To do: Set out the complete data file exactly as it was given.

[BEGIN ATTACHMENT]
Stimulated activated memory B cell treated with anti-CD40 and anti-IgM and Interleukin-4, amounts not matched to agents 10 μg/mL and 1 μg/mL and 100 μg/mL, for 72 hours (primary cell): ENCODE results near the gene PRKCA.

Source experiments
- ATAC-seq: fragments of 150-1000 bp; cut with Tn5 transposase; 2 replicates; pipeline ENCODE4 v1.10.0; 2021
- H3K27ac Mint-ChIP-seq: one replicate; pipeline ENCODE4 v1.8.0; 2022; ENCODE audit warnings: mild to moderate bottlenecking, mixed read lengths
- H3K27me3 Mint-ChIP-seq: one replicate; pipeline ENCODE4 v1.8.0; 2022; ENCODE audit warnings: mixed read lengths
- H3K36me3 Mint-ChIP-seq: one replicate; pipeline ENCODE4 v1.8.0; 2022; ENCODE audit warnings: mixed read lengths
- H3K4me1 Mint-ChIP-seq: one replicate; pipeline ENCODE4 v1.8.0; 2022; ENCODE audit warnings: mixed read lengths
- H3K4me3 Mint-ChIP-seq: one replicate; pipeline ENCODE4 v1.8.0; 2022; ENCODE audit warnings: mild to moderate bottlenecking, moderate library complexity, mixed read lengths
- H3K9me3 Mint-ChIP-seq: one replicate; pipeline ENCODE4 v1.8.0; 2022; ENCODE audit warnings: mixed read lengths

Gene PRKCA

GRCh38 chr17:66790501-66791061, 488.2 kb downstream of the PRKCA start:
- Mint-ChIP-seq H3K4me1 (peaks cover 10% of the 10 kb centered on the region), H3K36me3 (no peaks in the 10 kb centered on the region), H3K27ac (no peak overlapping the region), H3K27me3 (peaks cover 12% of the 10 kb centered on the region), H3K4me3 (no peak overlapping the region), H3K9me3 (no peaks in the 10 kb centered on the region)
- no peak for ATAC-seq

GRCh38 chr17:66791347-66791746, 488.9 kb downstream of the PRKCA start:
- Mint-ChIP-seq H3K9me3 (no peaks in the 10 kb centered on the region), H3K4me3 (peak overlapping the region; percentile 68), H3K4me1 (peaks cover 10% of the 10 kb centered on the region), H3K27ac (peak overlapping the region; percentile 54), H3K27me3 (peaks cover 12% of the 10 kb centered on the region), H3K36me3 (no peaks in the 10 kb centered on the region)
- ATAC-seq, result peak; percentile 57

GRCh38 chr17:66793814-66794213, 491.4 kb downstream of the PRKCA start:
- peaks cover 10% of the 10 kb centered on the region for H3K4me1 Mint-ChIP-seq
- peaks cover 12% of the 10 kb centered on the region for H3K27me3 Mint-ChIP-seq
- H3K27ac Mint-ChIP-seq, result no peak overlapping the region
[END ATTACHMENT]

Stimulated activated memory B cell treated with anti-CD40 and anti-IgM and Interleukin-4, amounts not matched to agents 10 μg/mL and 1 μg/mL and 100 μg/mL, for 72 hours (primary cell): ENCODE results near the gene PRKCA.

Source experiments
- ATAC-seq: fragments of 150-1000 bp; cut with Tn5 transposase; 2 replicates; pipeline ENCODE4 v1.10.0; 2021
- H3K27ac Mint-ChIP-seq: one replicate; pipeline ENCODE4 v1.8.0; 2022; ENCODE audit warnings: mild to moderate bottlenecking, mixed read lengths
- H3K27me3 Mint-ChIP-seq: one replicate; pipeline ENCODE4 v1.8.0; 2022; ENCODE audit warnings: mixed read lengths
- H3K36me3 Mint-ChIP-seq: one replicate; pipeline ENCODE4 v1.8.0; 2022; ENCODE audit warnings: mixed read lengths
- H3K4me1 Mint-ChIP-seq: one replicate; pipeline ENCODE4 v1.8.0; 2022; ENCODE audit warnings: mixed read lengths
- H3K4me3 Mint-ChIP-seq: one replicate; pipeline ENCODE4 v1.8.0; 2022; ENCODE audit warnings: mild to moderate bottlenecking, moderate library complexity, mixed read lengths
- H3K9me3 Mint-ChIP-seq: one replicate; pipeline ENCODE4 v1.8.0; 2022; ENCODE audit warnings: mixed read lengths

Gene PRKCA

GRCh38 chr17:66790501-66791061, 488.2 kb downstream of the PRKCA start:
- Mint-ChIP-seq H3K4me1 (peaks cover 10% of the 10 kb centered on the region), H3K36me3 (no peaks in the 10 kb centered on the region), H3K27ac (no peak overlapping the region), H3K27me3 (peaks cover 12% of the 10 kb centered on the region), H3K4me3 (no peak overlapping the region), H3K9me3 (no peaks in the 10 kb centered on the region)
- no peak for ATAC-seq

GRCh38 chr17:66791347-66791746, 488.9 kb downstream of the PRKCA start:
- Mint-ChIP-seq H3K9me3 (no peaks in the 10 kb centered on the region), H3K4me3 (peak overlapping the region; percentile 68), H3K4me1 (peaks cover 10% of the 10 kb centered on the region), H3K27ac (peak overlapping the region; percentile 54), H3K27me3 (peaks cover 12% of the 10 kb centered on the region), H3K36me3 (no peaks in the 10 kb centered on the region)
- ATAC-seq, result peak; percentile 57

GRCh38 chr17:66793814-66794213, 491.4 kb downstream of the PRKCA start:
- peaks cover 10% of the 10 kb centered on the region for H3K4me1 Mint-ChIP-seq
- peaks cover 12% of the 10 kb centered on the region for H3K27me3 Mint-ChIP-seq
- H3K27ac Mint-ChIP-seq, result no peak overlapping the region